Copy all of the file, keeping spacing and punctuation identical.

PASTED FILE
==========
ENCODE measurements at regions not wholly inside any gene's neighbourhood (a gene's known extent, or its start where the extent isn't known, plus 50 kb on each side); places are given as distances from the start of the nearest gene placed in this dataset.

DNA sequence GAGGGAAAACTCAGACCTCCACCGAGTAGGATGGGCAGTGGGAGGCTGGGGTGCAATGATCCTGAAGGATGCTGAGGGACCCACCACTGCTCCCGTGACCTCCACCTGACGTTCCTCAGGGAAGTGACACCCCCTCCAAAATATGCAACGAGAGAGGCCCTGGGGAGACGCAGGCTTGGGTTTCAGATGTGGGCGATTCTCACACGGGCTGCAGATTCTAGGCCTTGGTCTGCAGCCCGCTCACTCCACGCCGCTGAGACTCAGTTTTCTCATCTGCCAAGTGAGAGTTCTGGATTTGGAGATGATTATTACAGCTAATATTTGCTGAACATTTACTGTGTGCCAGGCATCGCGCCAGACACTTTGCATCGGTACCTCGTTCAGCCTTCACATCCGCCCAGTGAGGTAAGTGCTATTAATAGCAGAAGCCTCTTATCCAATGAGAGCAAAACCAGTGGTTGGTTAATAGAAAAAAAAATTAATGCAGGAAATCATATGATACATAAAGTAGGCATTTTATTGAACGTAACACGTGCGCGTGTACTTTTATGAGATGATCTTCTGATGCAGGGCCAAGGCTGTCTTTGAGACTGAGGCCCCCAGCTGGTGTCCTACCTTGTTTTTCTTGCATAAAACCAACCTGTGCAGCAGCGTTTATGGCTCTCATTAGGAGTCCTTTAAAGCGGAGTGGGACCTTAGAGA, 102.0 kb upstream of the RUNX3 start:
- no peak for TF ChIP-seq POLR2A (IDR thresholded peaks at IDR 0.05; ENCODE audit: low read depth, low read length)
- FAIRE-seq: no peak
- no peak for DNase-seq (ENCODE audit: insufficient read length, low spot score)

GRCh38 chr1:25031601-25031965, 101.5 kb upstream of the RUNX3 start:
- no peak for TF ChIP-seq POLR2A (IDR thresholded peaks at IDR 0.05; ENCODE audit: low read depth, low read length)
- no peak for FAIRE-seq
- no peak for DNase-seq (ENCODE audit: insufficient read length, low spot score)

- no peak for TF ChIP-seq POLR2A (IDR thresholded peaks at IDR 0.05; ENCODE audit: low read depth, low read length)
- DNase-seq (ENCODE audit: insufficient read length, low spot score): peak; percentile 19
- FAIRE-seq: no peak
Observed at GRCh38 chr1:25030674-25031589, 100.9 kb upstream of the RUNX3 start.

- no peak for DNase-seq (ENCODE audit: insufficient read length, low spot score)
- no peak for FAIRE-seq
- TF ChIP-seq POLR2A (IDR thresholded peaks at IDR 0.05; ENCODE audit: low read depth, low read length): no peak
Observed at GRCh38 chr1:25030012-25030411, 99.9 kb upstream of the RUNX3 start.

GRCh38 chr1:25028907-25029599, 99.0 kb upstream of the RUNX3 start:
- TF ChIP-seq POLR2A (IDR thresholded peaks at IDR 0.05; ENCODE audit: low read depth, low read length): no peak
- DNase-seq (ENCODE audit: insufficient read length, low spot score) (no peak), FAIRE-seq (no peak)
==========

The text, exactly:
ENCODE measurements at regions not wholly inside any gene's neighbourhood (a gene's known extent, or its start where the extent isn't known, plus 50 kb on each side); places are given as distances from the start of the nearest gene placed in this dataset.

DNA sequence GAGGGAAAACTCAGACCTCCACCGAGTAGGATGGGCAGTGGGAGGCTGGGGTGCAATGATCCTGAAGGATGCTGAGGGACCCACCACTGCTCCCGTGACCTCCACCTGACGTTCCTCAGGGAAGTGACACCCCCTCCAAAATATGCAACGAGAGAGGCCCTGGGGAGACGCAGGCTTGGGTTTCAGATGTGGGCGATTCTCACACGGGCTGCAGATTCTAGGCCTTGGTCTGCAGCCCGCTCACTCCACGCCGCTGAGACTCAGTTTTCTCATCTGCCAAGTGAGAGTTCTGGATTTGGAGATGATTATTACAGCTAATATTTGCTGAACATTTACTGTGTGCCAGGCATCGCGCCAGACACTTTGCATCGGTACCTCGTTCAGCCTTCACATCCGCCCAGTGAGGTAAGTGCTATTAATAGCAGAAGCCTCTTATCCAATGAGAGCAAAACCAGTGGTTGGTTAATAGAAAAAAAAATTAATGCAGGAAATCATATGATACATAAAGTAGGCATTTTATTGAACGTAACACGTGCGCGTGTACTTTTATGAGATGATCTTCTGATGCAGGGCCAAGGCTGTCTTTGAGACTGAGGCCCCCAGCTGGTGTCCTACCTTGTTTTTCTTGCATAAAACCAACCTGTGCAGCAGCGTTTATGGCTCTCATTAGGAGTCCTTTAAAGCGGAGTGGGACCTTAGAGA, 102.0 kb upstream of the RUNX3 start:
- no peak for TF ChIP-seq POLR2A (IDR thresholded peaks at IDR 0.05; ENCODE audit: low read depth, low read length)
- FAIRE-seq: no peak
- no peak for DNase-seq (ENCODE audit: insufficient read length, low spot score)

GRCh38 chr1:25031601-25031965, 101.5 kb upstream of the RUNX3 start:
- no peak for TF ChIP-seq POLR2A (IDR thresholded peaks at IDR 0.05; ENCODE audit: low read depth, low read length)
- no peak for FAIRE-seq
- no peak for DNase-seq (ENCODE audit: insufficient read length, low spot score)

- no peak for TF ChIP-seq POLR2A (IDR thresholded peaks at IDR 0.05; ENCODE audit: low read depth, low read length)
- DNase-seq (ENCODE audit: insufficient read length, low spot score): peak; percentile 19
- FAIRE-seq: no peak
Observed at GRCh38 chr1:25030674-25031589, 100.9 kb upstream of the RUNX3 start.

- no peak for DNase-seq (ENCODE audit: insufficient read length, low spot score)
- no peak for FAIRE-seq
- TF ChIP-seq POLR2A (IDR thresholded peaks at IDR 0.05; ENCODE audit: low read depth, low read length): no peak
Observed at GRCh38 chr1:25030012-25030411, 99.9 kb upstream of the RUNX3 start.

GRCh38 chr1:25028907-25029599, 99.0 kb upstream of the RUNX3 start:
- TF ChIP-seq POLR2A (IDR thresholded peaks at IDR 0.05; ENCODE audit: low read depth, low read length): no peak
- DNase-seq (ENCODE audit: insufficient read length, low spot score) (no peak), FAIRE-seq (no peak)